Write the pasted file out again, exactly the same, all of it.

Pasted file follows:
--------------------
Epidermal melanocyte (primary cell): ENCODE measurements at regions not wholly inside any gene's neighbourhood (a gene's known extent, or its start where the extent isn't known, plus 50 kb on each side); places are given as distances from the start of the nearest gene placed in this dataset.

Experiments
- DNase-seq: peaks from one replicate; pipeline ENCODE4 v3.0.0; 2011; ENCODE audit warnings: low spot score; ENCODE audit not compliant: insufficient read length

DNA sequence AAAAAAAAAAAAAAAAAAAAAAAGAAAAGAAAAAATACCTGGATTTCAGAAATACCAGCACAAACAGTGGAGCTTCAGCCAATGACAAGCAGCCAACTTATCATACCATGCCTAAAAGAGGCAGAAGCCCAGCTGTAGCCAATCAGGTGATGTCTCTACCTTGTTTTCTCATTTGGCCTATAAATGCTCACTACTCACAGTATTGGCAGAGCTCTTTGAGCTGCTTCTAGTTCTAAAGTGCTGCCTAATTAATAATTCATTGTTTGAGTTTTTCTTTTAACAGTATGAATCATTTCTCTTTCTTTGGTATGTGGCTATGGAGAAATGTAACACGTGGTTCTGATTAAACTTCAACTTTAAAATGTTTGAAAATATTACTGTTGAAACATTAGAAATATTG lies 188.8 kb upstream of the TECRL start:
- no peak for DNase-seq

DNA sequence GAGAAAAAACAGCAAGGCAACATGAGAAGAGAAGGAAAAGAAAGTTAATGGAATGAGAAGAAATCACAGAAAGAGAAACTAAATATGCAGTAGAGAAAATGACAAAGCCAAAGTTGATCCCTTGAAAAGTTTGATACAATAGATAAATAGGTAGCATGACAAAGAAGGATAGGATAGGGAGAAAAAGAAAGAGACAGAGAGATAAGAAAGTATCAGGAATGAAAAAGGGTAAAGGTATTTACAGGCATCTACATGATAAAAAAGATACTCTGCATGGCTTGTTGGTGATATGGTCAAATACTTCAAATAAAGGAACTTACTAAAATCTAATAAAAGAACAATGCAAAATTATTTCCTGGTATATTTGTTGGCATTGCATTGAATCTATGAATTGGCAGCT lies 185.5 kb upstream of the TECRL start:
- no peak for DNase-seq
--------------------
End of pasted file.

Epidermal melanocyte (primary cell): ENCODE measurements at regions not wholly inside any gene's neighbourhood (a gene's known extent, or its start where the extent isn't known, plus 50 kb on each side); places are given as distances from the start of the nearest gene placed in this dataset.

Experiments
- DNase-seq: peaks from one replicate; pipeline ENCODE4 v3.0.0; 2011; ENCODE audit warnings: low spot score; ENCODE audit not compliant: insufficient read length

DNA sequence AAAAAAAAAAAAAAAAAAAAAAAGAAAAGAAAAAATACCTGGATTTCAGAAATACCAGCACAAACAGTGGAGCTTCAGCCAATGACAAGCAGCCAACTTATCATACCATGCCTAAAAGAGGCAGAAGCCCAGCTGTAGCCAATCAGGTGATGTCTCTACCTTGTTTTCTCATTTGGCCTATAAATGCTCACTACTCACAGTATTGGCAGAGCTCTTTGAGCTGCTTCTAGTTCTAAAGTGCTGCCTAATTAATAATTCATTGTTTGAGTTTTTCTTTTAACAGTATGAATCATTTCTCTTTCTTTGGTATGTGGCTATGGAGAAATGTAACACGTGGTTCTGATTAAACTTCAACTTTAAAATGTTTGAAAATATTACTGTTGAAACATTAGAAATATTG lies 188.8 kb upstream of the TECRL start:
- no peak for DNase-seq

DNA sequence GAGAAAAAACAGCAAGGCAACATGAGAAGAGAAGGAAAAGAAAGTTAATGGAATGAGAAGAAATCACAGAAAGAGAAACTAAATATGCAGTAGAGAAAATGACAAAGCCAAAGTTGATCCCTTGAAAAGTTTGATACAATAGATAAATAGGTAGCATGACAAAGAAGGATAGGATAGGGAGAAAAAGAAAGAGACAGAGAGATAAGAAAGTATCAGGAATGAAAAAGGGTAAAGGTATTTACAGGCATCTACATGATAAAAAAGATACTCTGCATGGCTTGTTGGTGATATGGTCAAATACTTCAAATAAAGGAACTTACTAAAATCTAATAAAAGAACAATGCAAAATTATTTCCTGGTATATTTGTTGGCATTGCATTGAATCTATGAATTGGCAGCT lies 185.5 kb upstream of the TECRL start:
- no peak for DNase-seq